Palming

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For the basketball violation colloquially known as "palming", see Carrying (basketball).
Palming a coin, from early-20th century writings on magic by Ellis Stanyon.

Palming is a technique for holding or concealing an object in the palm of the hand. It is used frequently by magicians to conceal the presence of a card, coin, or other object. When it is done skillfully, the hand containing the palmed object appears to be completely empty.

Methods[edit]

Methods for palming differ depending on the object intended to be concealed.

Card palms
A card palm is any method for taking out or holding out one ore more cards from the deck. Cards can be taken from the top, bottom, or middle of the deck. The cards palmed must be concealed completely from view, and the magician using the palm must not let any space between his fingers. Proper technique for holding the card in the palm indicates that(assuming a faced down card) that the card is flat against the hand, and held by the third joint of the pinky and the fleshy base of the thumb. This leaves the rest of the fingers of the hand to adjust to look natural. Though there are innumerable methods for palming cards out of or off of the deck, the one that is best known to magicians is Dai Vernon's Topping the Deck which appeared in The Dai Vernon Book of Magic. Vernon himself was quoted at several times as affirming the Erdnase top palm from S.W. Erdnase's 1902 book The Expert at the Card Table as the best palm ever devised, as it is truly deceptive, and can be used to palm off several cards at once. Topping the Deck achieves the palming of only one card. In order to make the action more natural, some palms involve cover actions, such as springing the cards, or transferring the deck from hand to hand. Some more esoteric palms, include Judson Cole's One Hand Top Palm, Erdnase's Diagonal Palm Shift, various palms from the action of riffle shuffling, and steals from the side of the deck.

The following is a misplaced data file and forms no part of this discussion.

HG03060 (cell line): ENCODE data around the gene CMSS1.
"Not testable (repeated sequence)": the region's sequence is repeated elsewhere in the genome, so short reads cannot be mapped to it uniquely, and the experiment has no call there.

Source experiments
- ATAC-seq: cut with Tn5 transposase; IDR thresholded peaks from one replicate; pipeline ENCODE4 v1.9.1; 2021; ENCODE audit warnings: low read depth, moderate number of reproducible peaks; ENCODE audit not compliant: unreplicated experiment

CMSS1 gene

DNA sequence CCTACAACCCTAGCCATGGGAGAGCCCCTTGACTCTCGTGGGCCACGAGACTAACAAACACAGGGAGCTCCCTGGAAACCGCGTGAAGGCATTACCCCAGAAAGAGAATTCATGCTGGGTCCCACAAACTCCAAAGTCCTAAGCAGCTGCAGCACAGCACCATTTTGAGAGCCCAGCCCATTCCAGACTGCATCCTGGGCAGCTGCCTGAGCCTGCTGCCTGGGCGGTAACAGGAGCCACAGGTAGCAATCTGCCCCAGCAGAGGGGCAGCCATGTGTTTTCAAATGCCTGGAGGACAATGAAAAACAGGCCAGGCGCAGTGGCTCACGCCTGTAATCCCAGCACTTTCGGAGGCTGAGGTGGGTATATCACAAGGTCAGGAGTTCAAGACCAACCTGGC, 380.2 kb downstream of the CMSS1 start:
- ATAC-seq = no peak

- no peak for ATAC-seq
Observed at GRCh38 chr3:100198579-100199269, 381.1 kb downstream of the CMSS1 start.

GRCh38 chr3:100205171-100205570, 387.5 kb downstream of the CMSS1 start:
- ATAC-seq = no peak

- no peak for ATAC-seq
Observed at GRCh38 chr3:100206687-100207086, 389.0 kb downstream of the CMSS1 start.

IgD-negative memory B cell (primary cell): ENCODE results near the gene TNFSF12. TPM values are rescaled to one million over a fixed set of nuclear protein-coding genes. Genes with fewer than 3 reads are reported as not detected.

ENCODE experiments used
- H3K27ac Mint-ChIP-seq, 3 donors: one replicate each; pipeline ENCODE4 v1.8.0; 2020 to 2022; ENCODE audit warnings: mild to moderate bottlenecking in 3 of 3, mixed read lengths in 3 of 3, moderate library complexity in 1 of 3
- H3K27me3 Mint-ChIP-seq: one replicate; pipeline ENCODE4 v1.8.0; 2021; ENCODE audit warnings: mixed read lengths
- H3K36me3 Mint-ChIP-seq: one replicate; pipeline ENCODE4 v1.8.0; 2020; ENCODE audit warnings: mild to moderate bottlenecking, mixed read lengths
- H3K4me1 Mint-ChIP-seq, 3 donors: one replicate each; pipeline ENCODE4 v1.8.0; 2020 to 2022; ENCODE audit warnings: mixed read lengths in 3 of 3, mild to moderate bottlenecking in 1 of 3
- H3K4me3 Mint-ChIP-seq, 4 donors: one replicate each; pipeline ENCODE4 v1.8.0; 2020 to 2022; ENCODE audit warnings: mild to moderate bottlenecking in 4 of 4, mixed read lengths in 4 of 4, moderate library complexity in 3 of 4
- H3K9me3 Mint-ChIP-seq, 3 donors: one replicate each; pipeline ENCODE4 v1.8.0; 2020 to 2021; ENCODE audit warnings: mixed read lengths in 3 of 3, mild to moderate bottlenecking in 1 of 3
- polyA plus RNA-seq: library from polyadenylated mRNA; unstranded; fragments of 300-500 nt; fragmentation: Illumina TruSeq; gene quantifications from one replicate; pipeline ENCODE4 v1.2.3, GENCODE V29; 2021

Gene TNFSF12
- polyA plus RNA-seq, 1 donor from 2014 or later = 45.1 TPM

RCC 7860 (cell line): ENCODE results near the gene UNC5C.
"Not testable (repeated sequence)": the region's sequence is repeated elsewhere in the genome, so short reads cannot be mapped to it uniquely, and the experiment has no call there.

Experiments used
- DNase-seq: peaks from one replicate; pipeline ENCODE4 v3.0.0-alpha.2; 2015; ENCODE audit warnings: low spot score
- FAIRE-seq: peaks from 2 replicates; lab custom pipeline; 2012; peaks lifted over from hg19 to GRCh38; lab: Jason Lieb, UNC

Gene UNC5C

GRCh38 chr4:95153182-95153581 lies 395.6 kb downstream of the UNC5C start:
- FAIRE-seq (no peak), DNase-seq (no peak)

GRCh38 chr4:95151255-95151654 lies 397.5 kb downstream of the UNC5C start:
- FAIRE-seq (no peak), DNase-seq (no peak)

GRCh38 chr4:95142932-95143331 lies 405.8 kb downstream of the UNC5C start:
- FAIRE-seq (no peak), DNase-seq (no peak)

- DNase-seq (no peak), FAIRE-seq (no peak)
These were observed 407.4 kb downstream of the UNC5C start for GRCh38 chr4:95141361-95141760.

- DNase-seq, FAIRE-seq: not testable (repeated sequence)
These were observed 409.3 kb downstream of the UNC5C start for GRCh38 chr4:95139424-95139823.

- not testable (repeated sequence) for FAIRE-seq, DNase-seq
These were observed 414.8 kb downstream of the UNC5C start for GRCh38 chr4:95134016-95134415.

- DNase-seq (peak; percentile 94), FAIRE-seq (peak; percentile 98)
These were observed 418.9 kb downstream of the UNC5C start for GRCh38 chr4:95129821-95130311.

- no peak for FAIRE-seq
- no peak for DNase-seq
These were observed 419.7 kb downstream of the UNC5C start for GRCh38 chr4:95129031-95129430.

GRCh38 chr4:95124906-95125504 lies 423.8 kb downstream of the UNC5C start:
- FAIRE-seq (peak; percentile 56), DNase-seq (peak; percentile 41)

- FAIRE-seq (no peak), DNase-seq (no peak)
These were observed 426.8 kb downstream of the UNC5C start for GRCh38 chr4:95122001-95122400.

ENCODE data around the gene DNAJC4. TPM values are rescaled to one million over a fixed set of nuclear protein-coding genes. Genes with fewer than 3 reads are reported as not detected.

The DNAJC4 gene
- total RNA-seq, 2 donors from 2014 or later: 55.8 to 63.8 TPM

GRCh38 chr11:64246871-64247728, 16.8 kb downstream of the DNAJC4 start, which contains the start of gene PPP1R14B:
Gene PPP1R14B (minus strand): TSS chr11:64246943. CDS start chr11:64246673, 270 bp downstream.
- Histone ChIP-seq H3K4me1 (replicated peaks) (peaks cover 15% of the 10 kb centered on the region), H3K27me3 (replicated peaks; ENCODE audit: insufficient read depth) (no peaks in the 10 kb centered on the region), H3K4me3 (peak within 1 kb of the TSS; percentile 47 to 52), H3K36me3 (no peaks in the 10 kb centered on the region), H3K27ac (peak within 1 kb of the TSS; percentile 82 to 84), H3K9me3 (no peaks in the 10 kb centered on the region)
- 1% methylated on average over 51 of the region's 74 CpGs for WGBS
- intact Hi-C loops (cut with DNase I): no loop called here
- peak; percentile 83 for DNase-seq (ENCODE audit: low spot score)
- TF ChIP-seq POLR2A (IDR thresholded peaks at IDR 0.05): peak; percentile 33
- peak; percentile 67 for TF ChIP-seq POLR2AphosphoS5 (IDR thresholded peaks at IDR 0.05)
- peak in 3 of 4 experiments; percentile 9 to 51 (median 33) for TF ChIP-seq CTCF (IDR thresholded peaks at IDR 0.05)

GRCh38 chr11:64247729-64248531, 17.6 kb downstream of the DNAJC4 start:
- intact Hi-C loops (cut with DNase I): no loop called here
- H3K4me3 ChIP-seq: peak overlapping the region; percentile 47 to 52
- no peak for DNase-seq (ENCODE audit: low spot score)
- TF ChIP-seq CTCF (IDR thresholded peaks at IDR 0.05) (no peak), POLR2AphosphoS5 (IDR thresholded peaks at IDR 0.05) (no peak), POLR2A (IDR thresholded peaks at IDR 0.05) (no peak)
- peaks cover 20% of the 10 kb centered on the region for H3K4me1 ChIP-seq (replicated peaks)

Coin palms
The coin that is to be palmed is usually resting on the fingertips, on the fore and middle fingers of the hand. This position is quite flexible and will allow the coin to be easily maneuvered as the two fingers are curled into the palm or the hand is turned palm-downwards after curling the fingers to make a clenched fist. At that point, the coin is then pressed into the palm of the hand. Try to keep the thumb and forefinger touching, as that will prevent the thumb from sticking out, which would make it obvious that you are concealing a coin in the hand.

Uses[edit]

Palming an object generally allows for one of three effects to take place:

  • Vanishing an object can be achieved by palming it. Used properly, the object will seem to have disappeared completely, and the performer's hands will appear to be empty. The palmed object can then be skillfully transferred to the opposite hand, or secretly disposed of, allowing the performer's hands to be shown as actually empty.
  • Producing an object can also be achieved by palming it out of sight of the viewer, or after the object has been "vanished" into the palm. Proper handling can give the appearance of two empty hands, and can conceal the origin of the item.
  • Transposing two different objects can be achieved by simultaneously releasing one item from a palm grip, while inserting another. In this way, a card or coin can be made to appear to change into a different type or color.

References[edit]

See also[edit]